“Screen poisoning” is what I call an illness that sets in when I’ve been spending too much time in front of my computer and engaged with my phone.

Symptoms include physical complaints such as:

  • Dry eyes
  • Strained vision
  • Shoulder and/or neck pain
  • Feeling drained

And mental difficulties like:

  • Fogginess
  • Being easily distracted
  • Fractured attention span
  • Forgetfulness
  • and… I can’t remember what else

As a novelist, I often spend 8 hours a day in front of my computer. I go home and then squeeze in another hour or so answering emails on my phone. Sometimes I find myself checking out of moments with my kids to check my emails or texts. During the election—and the fallout thereafter—I had a really bad case of screen poisoning. I found I was spending hours a day on Facebook, in addition to all my other daily screen time. I decided to fight back.

Screen Poisoning

DRAMATIC RE-ENACTMENT. Do not try this at home.

I began a series of experiments—how could I change my behavior regarding my computer and my phone to decrease my overall screen time? Would making these changes have an effect on my mental and physical well-being?

Experiment #1: I ditched social media, by accident.

I was simply trying to make my phone less sexy, okay? I wanted to stop picking it up all the time. So I took Facebook and Twitter off my phone. I was shocked by the difference this made. For one thing, it revealed to me how often I was turning to my phone for stimulation; because without FB and Twitter, there was hardly anything to do on my phone! I’d pick it up, open it, see I had no new emails or messages then just… set it down again.

I wasn’t consciously trying to go off FB and Twitter, but I found that a few weeks went by without me checking in at all. And… I loved it. I didn’t miss posting or reading my friends’ posts – and my FB friends, well, they don’t seem to miss me! I’ve received exactly one email from a friend saying they noticed I hadn’t been posting on FB – and that one was just to make sure I was doing okay.

Now, my husband had ditched FB a year ago, and he’d been telling me to make the jump, but I had held on. For one thing, there’s an expectation that Young Adult novelists will have awesome and engaging social media feeds. I’ve kept up my Instagram account because I love posting photos and looking at other people’s photos, so I’ve still got that one. I guess it’s too early to say if this will negatively impact my career as a YA novelist. We’ll have to see, my friends, but I tell you—I saw a definite boost in my mental and physical well-being from dropping FB and Twitter.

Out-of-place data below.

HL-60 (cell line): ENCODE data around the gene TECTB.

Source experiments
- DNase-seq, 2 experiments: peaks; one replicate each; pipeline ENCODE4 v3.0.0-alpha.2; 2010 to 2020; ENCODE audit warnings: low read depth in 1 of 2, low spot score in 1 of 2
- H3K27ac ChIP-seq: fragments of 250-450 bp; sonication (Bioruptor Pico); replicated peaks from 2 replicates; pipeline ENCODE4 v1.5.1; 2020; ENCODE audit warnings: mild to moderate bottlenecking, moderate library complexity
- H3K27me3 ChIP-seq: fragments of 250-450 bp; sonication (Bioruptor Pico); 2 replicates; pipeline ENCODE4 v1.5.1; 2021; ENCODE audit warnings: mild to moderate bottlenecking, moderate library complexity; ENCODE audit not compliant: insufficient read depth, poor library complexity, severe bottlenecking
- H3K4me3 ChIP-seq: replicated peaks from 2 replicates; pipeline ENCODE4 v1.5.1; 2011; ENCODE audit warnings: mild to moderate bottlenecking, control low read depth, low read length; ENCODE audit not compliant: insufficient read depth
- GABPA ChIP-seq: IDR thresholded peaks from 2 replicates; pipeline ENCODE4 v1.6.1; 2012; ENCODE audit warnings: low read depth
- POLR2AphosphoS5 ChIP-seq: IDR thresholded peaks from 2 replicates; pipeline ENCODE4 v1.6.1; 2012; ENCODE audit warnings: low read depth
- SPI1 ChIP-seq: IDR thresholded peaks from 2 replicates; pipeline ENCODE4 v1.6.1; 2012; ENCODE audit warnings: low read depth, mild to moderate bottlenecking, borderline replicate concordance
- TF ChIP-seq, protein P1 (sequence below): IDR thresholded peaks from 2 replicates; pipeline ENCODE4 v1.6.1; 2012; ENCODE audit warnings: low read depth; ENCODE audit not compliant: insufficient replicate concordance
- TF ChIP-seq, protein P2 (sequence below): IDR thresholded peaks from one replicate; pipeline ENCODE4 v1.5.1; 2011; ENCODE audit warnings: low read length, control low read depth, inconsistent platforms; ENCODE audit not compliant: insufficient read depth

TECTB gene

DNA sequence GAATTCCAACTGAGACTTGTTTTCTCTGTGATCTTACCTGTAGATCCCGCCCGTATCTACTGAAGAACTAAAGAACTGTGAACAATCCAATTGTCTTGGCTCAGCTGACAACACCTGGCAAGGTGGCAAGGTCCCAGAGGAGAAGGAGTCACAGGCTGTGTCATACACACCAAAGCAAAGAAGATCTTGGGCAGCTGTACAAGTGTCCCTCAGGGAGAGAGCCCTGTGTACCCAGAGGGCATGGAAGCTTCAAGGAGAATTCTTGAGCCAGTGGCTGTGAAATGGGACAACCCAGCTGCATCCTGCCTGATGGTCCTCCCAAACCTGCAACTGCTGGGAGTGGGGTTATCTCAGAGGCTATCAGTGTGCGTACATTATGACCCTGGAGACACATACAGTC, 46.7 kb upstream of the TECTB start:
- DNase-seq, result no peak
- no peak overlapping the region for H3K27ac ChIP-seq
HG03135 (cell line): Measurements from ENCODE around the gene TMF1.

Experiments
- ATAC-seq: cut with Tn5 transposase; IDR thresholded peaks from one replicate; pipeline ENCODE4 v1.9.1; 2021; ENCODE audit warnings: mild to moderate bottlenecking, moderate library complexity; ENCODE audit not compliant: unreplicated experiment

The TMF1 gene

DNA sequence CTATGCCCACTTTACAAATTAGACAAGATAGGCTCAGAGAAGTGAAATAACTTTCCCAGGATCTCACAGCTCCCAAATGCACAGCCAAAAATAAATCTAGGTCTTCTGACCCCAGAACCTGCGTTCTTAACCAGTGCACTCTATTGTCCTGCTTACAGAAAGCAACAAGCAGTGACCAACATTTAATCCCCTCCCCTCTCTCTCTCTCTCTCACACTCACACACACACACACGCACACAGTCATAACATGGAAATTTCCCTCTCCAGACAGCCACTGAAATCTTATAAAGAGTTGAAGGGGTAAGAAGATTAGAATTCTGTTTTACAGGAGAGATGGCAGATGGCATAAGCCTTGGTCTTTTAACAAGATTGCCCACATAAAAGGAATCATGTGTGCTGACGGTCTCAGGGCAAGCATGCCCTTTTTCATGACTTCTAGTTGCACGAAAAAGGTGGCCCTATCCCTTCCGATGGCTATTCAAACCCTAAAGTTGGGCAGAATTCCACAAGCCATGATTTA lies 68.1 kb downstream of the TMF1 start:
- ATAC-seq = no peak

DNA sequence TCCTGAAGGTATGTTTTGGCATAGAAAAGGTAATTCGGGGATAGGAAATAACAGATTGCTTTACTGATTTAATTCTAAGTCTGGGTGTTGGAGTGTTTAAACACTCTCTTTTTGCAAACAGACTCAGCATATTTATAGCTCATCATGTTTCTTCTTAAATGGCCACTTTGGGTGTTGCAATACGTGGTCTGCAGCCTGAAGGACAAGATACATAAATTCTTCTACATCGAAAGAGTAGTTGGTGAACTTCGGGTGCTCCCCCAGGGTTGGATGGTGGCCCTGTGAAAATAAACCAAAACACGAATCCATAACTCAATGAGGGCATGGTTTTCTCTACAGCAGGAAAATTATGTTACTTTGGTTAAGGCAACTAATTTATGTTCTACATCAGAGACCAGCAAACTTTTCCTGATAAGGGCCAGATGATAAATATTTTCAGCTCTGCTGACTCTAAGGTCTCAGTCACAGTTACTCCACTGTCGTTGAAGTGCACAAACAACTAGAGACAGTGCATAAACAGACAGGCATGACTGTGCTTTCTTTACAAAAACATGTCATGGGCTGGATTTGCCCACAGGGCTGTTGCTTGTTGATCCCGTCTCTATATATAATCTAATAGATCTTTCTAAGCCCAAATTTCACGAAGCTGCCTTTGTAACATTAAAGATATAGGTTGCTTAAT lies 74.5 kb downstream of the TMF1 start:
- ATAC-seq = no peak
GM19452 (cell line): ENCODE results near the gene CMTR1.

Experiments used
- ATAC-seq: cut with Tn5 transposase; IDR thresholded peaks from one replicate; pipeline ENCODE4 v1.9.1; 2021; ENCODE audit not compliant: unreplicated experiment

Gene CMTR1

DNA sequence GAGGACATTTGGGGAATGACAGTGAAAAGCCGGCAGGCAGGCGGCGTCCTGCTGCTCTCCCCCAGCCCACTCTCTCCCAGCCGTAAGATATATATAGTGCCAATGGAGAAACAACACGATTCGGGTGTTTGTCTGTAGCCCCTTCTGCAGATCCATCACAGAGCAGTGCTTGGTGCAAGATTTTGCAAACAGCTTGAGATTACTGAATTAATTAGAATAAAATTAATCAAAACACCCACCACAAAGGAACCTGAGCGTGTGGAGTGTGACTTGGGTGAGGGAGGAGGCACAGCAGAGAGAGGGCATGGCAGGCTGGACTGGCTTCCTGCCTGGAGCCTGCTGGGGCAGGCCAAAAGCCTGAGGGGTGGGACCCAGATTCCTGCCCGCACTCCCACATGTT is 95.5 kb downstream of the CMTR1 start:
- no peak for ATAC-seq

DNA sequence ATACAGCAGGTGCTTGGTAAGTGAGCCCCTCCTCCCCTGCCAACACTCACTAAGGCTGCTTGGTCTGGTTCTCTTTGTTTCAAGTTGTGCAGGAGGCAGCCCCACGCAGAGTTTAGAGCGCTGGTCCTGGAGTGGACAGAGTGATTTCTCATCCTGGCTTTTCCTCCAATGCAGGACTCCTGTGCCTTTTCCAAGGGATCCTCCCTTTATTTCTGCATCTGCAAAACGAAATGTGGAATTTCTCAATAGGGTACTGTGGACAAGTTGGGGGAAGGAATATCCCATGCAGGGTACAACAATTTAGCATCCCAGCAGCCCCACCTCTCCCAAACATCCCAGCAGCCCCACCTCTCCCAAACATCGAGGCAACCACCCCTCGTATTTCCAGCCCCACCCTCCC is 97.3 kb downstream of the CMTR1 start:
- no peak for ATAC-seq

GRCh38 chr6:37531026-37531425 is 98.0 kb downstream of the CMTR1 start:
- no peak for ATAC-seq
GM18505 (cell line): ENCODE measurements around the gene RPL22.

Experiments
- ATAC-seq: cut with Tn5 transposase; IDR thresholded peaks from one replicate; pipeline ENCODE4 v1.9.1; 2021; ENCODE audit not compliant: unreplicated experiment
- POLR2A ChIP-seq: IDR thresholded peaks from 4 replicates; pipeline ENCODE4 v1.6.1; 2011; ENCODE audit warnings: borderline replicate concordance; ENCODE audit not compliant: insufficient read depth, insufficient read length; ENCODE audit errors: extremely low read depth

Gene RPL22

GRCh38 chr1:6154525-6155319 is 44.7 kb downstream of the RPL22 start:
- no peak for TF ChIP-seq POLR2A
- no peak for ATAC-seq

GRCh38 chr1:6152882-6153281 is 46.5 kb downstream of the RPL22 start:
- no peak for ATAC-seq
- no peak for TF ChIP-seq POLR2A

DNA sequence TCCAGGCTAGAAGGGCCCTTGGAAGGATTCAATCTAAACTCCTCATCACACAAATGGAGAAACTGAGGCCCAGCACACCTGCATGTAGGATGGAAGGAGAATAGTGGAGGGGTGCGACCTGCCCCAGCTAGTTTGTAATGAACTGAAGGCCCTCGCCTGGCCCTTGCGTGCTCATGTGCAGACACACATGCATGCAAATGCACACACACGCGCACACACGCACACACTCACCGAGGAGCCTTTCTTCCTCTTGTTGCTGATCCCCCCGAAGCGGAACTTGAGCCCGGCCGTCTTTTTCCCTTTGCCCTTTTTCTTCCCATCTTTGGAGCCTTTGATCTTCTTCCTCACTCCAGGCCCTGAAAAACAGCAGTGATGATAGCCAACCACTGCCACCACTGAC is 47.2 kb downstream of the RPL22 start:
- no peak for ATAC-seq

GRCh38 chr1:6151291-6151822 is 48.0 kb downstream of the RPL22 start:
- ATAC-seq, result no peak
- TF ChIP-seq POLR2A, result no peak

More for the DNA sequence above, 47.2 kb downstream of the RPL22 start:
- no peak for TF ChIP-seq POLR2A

Experiment #2: I went analog for my daily To Do list.

I’ve been using ToDoist for years now to track my daily tasks, and while I like it—it was adding to my screen time in a big way.

I had seen ads (yes, on Facebook),  for a premium journal called a Self Journal. It claimed to be “A simple yet powerful daily planner to help you optimize your day, tackle your goals, and be happier.”

These promises seemed a bit of a reach, but I was delighted to find that the journal has helped me do just what it says. It’s not just a nice daily planner, but it’s laid out in a way that helps you to structure your time. It also has some nice, morale-boosting elements planned in—you write down three things you are grateful for in the morning and there are nice, peppy quotes sprinkled throughout.

The biggest gift the journal has given me is a strange concept—to give my every working minute a job. In the morning, the first thing I do it sit with my journal. I sort my available hours into blocks, and tackle the most important work first. Before I started using this, I would sit down at my desk and answer emails for a couple of hours. The emails would have a bunch of mind-draining questions and I’d have to go get information and write it up nicely, etc, etc. in order to answer them all! Exhausting. After doing emails, I would then turn to my writing!